Google Assistant in Nest devices forms the foundation of smart home control. It’s compatible with a wide range of devices, so you can control heating, lights, and a lots more with your voice.
Which devices offer Google Assistant?
Google Assistant originally launched on the Google Pixel smartphones and Google Home, but it is now available to just about all modern Android devices, including Wear OS devices, Android TV, and Nvidia Shield, as well as any cars that support Android Auto and other devices too, like Nest cameras and the Lenovo Smart Clock.
Google Assistant is native to Google Nest (formerly Google Home) smart speakers, but it’s also widely available on other smart speakers from third-party manufacturers including Sony, Sonos, LG and Panasonic.
Smart home devices like Philips Hue and Ikea’s Home Smart range, for example, can be controlled by Google Assistant and not just through Google Nest, but wherever you happen to interact with Assistant.
Google Assistant on phones
Google Assistant is available on Android phones, with all recent models offering the AI system. Even devices that offer another AI system, like Samsung’s Bixby, also offer Google Assistant. Essentially, if your phone has Android, your phone has Google Assistant.
It’s possible to have Assistant respond to you even when your Android phone is locked too, if you opt-in through your settings and you can also opt in to see answers to personal queries too.
Google Assistant in apps
Google Assistant can help you navigate in Google Maps, on both Android and iOS devices. With your voice, you can share your ETA with friends and family, reply to texts, play music and podcasts, search for places along your route, or add a new stop, all in Google Maps.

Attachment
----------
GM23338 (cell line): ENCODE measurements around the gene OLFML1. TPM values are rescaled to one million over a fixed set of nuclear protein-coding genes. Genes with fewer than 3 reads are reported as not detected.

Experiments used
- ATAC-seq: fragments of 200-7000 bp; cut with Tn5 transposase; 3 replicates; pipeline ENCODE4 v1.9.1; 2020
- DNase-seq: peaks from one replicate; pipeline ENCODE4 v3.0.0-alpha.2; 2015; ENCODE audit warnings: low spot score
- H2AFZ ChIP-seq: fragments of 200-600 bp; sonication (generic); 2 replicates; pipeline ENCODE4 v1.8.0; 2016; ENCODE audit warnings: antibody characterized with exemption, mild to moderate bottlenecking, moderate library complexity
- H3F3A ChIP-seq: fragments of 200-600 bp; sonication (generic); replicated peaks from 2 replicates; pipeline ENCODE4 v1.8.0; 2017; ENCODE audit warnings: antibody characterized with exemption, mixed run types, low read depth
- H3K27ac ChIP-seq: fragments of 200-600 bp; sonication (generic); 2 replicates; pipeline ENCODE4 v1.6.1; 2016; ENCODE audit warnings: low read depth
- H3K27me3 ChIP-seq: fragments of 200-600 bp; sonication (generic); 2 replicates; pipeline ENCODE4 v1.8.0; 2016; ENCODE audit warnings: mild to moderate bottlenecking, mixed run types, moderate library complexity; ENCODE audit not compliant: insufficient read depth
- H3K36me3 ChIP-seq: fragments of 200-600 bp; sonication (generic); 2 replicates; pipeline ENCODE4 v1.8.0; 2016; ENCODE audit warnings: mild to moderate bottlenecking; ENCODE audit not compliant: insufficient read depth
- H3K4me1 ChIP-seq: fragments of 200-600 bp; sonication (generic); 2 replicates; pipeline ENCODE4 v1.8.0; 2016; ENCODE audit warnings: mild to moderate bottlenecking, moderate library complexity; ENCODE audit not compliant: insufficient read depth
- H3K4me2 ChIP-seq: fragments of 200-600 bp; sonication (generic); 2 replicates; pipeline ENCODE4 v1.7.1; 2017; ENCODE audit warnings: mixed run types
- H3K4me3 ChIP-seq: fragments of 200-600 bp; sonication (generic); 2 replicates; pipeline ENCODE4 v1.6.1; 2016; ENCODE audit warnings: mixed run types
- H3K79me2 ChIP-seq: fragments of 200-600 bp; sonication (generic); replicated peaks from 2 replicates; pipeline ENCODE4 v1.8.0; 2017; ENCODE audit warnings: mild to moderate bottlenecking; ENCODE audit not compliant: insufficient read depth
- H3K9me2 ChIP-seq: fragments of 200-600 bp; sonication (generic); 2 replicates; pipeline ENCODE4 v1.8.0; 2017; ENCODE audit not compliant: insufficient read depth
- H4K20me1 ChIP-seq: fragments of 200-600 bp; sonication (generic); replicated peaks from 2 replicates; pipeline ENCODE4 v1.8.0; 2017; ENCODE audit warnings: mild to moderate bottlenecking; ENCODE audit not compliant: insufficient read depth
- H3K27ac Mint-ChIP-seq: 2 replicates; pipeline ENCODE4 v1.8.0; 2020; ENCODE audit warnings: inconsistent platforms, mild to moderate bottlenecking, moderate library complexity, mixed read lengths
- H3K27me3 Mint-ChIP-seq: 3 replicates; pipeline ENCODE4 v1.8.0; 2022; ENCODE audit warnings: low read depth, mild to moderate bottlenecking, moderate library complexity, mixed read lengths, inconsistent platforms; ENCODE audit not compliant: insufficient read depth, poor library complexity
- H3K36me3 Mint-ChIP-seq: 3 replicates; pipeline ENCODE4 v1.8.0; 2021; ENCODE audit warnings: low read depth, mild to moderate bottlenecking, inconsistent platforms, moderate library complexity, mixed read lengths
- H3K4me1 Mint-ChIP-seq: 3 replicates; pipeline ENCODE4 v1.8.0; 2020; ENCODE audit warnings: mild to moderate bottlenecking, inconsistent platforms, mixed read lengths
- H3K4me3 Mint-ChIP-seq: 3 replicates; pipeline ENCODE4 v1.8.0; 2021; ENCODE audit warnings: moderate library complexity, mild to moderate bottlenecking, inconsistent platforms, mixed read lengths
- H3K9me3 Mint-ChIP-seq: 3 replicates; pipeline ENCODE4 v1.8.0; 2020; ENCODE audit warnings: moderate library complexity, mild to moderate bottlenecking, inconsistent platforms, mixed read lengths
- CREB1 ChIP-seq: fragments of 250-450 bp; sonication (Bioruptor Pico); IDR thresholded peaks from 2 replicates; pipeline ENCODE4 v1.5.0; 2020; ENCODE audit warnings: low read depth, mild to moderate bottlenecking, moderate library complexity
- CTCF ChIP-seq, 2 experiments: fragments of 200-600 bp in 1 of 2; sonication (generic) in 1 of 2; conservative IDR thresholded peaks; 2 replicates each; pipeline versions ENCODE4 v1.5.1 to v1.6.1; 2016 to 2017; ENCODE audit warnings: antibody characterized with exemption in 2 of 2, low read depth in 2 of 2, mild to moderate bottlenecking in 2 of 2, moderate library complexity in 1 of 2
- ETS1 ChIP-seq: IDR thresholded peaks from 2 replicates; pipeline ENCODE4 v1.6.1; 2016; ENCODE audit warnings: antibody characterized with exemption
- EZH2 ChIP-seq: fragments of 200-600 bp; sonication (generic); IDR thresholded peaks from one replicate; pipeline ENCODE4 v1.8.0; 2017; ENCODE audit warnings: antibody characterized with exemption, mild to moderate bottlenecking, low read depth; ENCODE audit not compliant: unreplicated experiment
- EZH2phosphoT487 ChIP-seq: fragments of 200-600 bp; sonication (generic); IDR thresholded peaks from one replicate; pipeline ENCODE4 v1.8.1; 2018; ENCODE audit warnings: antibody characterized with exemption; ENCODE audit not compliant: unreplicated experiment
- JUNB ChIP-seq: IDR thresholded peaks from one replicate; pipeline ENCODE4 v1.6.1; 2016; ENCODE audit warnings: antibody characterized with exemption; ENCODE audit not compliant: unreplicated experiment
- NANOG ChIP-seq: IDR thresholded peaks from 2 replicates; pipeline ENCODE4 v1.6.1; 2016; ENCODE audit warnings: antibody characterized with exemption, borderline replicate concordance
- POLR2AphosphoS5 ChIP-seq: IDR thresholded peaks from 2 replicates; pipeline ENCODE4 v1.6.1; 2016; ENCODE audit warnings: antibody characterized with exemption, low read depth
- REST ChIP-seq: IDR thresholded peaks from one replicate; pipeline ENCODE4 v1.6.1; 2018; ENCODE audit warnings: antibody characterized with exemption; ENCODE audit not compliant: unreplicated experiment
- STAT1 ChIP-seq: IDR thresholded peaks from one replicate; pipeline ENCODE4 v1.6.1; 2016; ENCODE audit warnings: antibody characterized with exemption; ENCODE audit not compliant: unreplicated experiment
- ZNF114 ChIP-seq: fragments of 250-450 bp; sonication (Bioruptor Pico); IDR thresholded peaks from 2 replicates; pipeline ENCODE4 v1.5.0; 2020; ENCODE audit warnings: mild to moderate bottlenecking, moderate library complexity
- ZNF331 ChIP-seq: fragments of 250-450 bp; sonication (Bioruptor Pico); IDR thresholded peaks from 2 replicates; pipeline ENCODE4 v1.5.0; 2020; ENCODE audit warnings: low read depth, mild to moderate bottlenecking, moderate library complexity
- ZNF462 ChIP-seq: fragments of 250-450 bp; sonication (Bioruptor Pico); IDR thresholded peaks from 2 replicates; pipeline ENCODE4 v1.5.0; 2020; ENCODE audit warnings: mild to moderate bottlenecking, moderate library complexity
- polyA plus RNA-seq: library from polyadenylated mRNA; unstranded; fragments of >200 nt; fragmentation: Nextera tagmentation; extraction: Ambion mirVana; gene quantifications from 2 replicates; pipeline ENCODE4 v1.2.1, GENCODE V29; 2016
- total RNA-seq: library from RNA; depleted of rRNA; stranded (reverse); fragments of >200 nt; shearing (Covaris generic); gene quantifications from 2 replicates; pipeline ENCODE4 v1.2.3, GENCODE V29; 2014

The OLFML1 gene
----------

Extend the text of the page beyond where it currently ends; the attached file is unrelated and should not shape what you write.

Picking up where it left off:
Google Assistant can also auto-punctuate your message (on Android and iOS phones) and read back and reply to all your notifications (Android only).
Assistant works with many popular messaging apps and SMS, including: WhatsApp, Messenger, Viber, Telegram, Android Messages and more. When driving, Google Assistant can auto-calculate your ETA from Google Maps and can send to friends too, if you have an Android device.
Google Nest devices
Google Nest speakers are the company’s direct competitor to the Amazon Echo. Nest Audio is a Chromecast-enabled speaker that serves as a voice-controlled assistant. It’s the first port of call for Google Assistant in the home and it’s an expanding ecosystem. There are currently five devices available in the Nest speaker portfolio including the Nest Audio, Google Home Max, Nest Mini, the second generation Nest Hub, Nest Hub Max.
You can ask Google Nest devices to do anything you’d ask Assistant to do on Android phones, but moving into the home really puts the emphasis on other services and functions, like smart home control, compatibility with Chromecast to send movies to your TV, and a whole lot more.
Read our Google Nest tips and tricks to get the most out of Google Assistant on your Google Nest device.
Google Assistant is also available on wearables running Wear OS. Using the wake words, you’ll be able to ask Assistant to perform a number of tasks from your watch, such as turning the heating down, or replying to a message.